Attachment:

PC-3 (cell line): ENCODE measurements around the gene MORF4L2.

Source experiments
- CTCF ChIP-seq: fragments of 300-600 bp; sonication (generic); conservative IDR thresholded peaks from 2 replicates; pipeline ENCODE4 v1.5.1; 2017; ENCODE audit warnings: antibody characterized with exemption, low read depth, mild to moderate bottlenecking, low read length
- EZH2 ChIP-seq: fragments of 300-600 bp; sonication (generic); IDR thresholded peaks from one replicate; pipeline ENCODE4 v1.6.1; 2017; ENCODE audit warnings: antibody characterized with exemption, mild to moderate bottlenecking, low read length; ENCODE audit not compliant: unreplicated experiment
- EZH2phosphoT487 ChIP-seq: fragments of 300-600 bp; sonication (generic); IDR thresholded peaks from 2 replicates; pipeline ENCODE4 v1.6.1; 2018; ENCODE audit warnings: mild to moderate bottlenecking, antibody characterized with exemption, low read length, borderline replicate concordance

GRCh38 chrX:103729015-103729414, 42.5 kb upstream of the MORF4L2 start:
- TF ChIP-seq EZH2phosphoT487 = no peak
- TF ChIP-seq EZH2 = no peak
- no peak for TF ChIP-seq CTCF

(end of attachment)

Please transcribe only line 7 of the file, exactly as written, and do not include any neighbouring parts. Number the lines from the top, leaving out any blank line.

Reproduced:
- TF ChIP-seq EZH2phosphoT487 = no peak